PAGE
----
I must be experiencing déjà vu. Here I am, once again at the Lone Soldier Center’s Thanksgiving Dinner, hearing more languages than I can count, seeing “Tzairim” in boots hardly yet scuffed, green berets improperly folded, uniforms without unit distinguishing tags or battalion pins. My best friends and I stood in the exact spot three years ago. We had shown up to the event in our Alef uniforms—fresh from our first day in the IDF and not yet knowing what awaited us. We were inundated with advice from the veteran combat soldiers and friends that we had made from our pre-army training group, Tsevet Lohamim.

Now, less than two weeks after officially completing my service in Sayeret Tzanchanim, it was my turn to give advice to those who just enlisted in the IDF and those who would be enlisting in a mere ten days. I repeated the words that had guided me through my challenging but rewarding army experience: enjoy those glorious few hours of freedom during Shabbat, adding hot sauce to army food can make it partially edible, maintain a positive attitude in the face of adversity, and above all, remember why you left family, friends, and a home country behind- to enlist into the IDF and serve the Jewish people. This commitment to Am Yisrael and clarity of mission is what will sustain you and propel forward even when your legs seem to no longer function and your eyes can barely stay open during those never-ending training exercises.

Finishing a 16 month long Maslul, effecting patrols on multiple borders, and participating in Operation Protective Edge—I often reflect on how much Israel and myself have been through in just three years. Upon completing my university education at UC Santa Barbara, I left behind my life and everyone I love back in California to make Aliyah and become a lone soldier at the age of 22. I did this because of my conviction that just because I was not born in Israel did not mean that I did not bear the same responsibility for her survival and defense.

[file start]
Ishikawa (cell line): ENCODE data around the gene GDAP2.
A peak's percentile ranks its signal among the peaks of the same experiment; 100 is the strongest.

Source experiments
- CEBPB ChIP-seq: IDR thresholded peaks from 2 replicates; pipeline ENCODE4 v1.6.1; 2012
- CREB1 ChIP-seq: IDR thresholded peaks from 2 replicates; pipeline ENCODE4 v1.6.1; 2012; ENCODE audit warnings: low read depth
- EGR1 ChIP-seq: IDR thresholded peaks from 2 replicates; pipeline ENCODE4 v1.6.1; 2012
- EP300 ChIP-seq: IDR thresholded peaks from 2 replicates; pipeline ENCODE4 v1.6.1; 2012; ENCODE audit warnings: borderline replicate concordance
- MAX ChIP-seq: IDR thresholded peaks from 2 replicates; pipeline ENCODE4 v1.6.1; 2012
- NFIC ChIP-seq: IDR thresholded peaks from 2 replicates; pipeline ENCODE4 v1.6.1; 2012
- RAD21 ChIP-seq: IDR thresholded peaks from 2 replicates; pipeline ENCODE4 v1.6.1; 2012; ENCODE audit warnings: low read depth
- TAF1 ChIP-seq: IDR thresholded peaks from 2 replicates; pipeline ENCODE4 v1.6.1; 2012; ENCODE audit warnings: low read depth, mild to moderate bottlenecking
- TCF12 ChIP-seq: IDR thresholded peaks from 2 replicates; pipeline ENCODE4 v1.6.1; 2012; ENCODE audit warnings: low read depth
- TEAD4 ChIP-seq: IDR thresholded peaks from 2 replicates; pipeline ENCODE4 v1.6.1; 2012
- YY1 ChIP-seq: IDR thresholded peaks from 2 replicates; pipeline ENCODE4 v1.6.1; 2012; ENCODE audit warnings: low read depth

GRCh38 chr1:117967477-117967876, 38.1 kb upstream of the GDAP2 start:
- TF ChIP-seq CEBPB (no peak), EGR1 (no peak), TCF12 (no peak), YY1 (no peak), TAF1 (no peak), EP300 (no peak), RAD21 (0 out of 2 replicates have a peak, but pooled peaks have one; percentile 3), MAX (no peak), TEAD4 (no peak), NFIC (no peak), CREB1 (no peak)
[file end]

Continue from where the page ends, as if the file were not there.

While it is hard living in Israel away from one’s family, thankfully there are many organizations that now exist to help Lone Soldiers. In fact, following the completion of their service, many former Lone Soldiers contribute their time and resources to help those that will follow in their footsteps. Accordingly, I chose to volunteer at Tsevet Lohamim following my release because the organization helped me immensely prior to my enlistment. Their trainers come from every special-forces unit in the army and provide high intensity military training to help prepare you for some of the hardest tryouts the IDF has to offer. It also builds a network of like-minded and highly motivated friends, friends that become your family. Some of my closest relationships here in Israel are not from my army unit but from 10 months of pre-military training where we prepared our minds and bodies for the danger and the challenges that inevitably awaited us. We have built an unbreakable connection that continues to bond us today as we live, work, and study together.

As Olim Chadashim and IDF combat soldiers, we pledge to protect Israel during troubling times and hope to help her become the light unto other nations that this Jewish State can and should be. This work does not end after we hang up our uniform; it is a lifelong service.